Because the majority of netwrap is fabricated from polyethylene plastic, it is highly recommended that netwrap is removed from the bale prior to grinding or feeding. This is true of plastic and solar twine, as well. Plastic is not digested by rumen microbes, as proven by a series of experiments at North Dakota State University in 2014. However, sisal twine was 70% digested within 14 days.

Accumulation of bale wrapping material in the digestive system over time can reduce consumption. Essentially, the animal will waste away as the wad of plastic prevents it from eating adequate amounts.

An assessment in conjunction with the previously-mentioned SARE project surveyed veterinarians about netwrap accumulation found at necropsy. The highest incidence is in mature cows and yearling / fed cattle but is also frequently found in dairy cows and sheep.

It is the producer's responsibility to remove bale wrapping materials prior to feeding forage. Pritchett compared a bale to a loaf of bread.

"When you make your child a sandwich, you take the bread out of the plastic. You don't cut up the plastic with the bread," he said. The twine or netwrap is just the packaging on the outside of the bale and should be removed.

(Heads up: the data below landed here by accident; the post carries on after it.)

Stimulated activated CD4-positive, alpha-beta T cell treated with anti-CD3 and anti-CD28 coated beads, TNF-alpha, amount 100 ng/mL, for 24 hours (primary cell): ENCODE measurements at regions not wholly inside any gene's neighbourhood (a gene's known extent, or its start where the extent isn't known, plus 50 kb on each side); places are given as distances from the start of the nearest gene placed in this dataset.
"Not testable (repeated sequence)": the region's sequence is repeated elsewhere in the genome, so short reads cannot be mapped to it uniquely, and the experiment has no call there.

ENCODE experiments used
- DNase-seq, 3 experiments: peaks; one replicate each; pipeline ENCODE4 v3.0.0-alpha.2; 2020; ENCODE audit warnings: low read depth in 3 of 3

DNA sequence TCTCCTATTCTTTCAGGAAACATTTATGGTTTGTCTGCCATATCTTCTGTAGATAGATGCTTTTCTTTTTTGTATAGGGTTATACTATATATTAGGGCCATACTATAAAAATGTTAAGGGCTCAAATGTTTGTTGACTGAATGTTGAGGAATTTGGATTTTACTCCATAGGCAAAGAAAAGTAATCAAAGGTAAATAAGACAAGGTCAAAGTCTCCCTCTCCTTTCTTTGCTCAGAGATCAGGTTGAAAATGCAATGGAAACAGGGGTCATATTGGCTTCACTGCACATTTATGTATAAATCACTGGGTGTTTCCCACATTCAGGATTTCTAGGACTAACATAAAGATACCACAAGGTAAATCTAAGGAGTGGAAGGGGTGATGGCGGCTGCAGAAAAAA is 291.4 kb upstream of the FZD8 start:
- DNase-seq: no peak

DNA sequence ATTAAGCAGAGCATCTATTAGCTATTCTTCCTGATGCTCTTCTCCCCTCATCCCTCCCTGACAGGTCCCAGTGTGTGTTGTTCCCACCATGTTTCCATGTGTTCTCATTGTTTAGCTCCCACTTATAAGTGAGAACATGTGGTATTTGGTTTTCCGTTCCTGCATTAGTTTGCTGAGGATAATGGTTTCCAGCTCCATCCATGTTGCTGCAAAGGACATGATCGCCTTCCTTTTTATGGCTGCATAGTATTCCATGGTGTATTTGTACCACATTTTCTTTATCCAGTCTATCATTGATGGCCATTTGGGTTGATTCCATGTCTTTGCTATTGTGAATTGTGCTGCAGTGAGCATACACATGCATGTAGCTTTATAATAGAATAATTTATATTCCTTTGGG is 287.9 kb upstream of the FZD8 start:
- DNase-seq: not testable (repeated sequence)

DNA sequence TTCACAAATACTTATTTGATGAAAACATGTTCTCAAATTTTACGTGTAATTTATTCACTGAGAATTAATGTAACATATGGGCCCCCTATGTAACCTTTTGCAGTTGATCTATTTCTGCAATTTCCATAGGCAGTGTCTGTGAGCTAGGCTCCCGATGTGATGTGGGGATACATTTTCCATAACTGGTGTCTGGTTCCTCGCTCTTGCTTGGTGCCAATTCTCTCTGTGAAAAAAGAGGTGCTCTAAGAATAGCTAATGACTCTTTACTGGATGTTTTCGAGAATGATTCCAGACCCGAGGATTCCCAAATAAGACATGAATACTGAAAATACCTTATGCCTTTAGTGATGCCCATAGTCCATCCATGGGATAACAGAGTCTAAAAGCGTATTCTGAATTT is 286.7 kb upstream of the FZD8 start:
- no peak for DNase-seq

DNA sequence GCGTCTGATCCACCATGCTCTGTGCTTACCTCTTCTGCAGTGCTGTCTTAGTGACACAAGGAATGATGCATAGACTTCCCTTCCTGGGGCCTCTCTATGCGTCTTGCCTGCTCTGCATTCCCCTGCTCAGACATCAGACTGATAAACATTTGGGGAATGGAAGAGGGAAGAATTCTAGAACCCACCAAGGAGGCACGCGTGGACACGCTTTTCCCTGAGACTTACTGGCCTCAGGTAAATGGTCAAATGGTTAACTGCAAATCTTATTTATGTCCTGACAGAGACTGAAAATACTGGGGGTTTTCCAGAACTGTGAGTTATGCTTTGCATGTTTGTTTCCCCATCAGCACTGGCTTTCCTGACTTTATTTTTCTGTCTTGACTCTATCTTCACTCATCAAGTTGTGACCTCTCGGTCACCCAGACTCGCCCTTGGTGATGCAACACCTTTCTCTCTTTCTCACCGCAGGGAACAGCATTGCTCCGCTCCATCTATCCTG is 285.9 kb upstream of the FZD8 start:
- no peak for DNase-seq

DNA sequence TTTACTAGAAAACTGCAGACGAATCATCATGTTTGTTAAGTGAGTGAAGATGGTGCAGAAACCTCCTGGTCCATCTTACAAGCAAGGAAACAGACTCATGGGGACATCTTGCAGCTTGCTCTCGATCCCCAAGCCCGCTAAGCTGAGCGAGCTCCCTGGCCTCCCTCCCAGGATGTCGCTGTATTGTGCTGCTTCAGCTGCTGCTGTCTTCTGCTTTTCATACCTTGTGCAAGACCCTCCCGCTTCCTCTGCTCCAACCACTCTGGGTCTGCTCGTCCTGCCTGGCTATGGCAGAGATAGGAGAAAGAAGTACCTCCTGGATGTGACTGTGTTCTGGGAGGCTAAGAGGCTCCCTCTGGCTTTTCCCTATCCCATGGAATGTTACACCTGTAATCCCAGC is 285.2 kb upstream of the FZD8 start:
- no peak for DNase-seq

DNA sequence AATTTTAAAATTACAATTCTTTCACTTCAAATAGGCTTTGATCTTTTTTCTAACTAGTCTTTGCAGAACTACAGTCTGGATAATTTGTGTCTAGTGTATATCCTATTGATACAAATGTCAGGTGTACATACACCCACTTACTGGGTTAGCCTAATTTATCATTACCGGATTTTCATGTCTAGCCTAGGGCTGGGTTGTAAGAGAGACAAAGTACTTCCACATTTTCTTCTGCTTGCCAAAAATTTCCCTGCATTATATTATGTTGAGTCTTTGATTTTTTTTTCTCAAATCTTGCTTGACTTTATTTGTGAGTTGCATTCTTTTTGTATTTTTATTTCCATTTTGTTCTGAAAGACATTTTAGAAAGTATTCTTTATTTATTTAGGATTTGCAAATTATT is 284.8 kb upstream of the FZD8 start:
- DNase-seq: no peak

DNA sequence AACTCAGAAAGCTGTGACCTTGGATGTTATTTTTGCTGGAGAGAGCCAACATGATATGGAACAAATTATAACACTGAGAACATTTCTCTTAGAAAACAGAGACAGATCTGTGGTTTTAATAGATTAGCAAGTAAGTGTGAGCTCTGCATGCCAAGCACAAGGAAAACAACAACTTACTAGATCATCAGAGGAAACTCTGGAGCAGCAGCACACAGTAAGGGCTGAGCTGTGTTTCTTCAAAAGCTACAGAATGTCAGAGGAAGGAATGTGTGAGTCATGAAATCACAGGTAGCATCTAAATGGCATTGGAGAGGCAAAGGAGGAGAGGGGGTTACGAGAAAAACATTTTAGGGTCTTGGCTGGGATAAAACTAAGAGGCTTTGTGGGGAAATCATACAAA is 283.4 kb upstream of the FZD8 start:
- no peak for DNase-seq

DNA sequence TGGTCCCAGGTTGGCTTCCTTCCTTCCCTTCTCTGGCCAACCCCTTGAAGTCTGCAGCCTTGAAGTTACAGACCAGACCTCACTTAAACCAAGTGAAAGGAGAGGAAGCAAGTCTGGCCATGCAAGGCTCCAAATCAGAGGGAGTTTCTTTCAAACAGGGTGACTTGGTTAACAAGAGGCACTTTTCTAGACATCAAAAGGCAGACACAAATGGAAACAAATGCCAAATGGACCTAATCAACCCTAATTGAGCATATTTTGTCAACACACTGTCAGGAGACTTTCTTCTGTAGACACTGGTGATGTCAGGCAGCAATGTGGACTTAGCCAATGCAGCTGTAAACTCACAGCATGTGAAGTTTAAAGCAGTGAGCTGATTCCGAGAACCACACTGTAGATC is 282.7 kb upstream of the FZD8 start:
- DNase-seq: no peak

To help you easily take off netwrap or twine from the bale, Pritchett sells a Hayknife. It features a 30-inch handle with a folding razor blade and hook to help producers both cut and remove netwrap. The Hayknife is available in yellow, pink and blue.

They have sold over 100,000 of these to farmers and factories alike; the latter utilizes the Hayknife to more safely cut bags of ingredients or other materials above a grinder. Instead of cutting a bag with a regular utility blade, they have a reach with an extra 30 inches, said J.J.

In the future, producers may have more options for netwrapping materials. Research for biodegradable netwrap is ongoing, but factors such as finances and manufacturing are blocking any headway.

There are many factors involved in feeding livestock, especially when it comes to baling. What you select for bale wrapping material is dependent upon the type of forage or other material you are baling, as well as your storage plans. Whether you decide to use twine or netwrap, just remember to choose wisely.

Reporter Kristen Sindelar has loved agriculture her entire life, coming from a diversified farm with three generations working side-by-side in northeastern Nebraska. Reach her at [email protected].

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Agriculture Reporter

Reporter Kristen Sindelar has loved agriculture her entire life, coming from a diversified farm with three generations working side-by-side in northeastern Nebraska. Reach her at [email protected].

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Twine Netwrap Proper Removal of Bale Wrapping Materials